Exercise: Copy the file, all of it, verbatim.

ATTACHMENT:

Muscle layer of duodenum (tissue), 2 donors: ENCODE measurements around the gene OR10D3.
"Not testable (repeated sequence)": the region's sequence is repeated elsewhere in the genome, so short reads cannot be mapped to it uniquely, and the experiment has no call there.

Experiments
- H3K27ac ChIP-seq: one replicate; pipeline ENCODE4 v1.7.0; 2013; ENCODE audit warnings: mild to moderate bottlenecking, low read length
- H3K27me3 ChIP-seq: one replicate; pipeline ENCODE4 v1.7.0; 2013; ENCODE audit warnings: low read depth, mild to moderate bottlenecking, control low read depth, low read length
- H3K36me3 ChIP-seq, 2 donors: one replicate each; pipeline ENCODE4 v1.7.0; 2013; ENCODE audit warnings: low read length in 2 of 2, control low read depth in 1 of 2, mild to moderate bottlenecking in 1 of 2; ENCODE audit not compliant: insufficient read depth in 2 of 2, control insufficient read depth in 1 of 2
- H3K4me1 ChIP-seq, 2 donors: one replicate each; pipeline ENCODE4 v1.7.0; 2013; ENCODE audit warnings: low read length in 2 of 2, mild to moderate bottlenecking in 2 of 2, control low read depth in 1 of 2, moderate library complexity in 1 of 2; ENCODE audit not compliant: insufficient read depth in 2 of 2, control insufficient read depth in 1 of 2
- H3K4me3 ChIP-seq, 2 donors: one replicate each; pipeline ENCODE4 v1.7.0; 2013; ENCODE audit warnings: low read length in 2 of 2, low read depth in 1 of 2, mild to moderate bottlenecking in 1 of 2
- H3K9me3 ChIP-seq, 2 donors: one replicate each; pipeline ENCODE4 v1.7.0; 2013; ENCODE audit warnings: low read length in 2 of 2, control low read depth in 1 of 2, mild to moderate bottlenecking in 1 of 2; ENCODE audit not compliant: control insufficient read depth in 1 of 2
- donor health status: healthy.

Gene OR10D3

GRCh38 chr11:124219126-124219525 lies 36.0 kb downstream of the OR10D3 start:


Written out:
Muscle layer of duodenum (tissue), 2 donors: ENCODE measurements around the gene OR10D3.
"Not testable (repeated sequence)": the region's sequence is repeated elsewhere in the genome, so short reads cannot be mapped to it uniquely, and the experiment has no call there.

Experiments
- H3K27ac ChIP-seq: one replicate; pipeline ENCODE4 v1.7.0; 2013; ENCODE audit warnings: mild to moderate bottlenecking, low read length
- H3K27me3 ChIP-seq: one replicate; pipeline ENCODE4 v1.7.0; 2013; ENCODE audit warnings: low read depth, mild to moderate bottlenecking, control low read depth, low read length
- H3K36me3 ChIP-seq, 2 donors: one replicate each; pipeline ENCODE4 v1.7.0; 2013; ENCODE audit warnings: low read length in 2 of 2, control low read depth in 1 of 2, mild to moderate bottlenecking in 1 of 2; ENCODE audit not compliant: insufficient read depth in 2 of 2, control insufficient read depth in 1 of 2
- H3K4me1 ChIP-seq, 2 donors: one replicate each; pipeline ENCODE4 v1.7.0; 2013; ENCODE audit warnings: low read length in 2 of 2, mild to moderate bottlenecking in 2 of 2, control low read depth in 1 of 2, moderate library complexity in 1 of 2; ENCODE audit not compliant: insufficient read depth in 2 of 2, control insufficient read depth in 1 of 2
- H3K4me3 ChIP-seq, 2 donors: one replicate each; pipeline ENCODE4 v1.7.0; 2013; ENCODE audit warnings: low read length in 2 of 2, low read depth in 1 of 2, mild to moderate bottlenecking in 1 of 2
- H3K9me3 ChIP-seq, 2 donors: one replicate each; pipeline ENCODE4 v1.7.0; 2013; ENCODE audit warnings: low read length in 2 of 2, control low read depth in 1 of 2, mild to moderate bottlenecking in 1 of 2; ENCODE audit not compliant: control insufficient read depth in 1 of 2
- donor health status: healthy.

Gene OR10D3

GRCh38 chr11:124219126-124219525 lies 36.0 kb downstream of the OR10D3 start: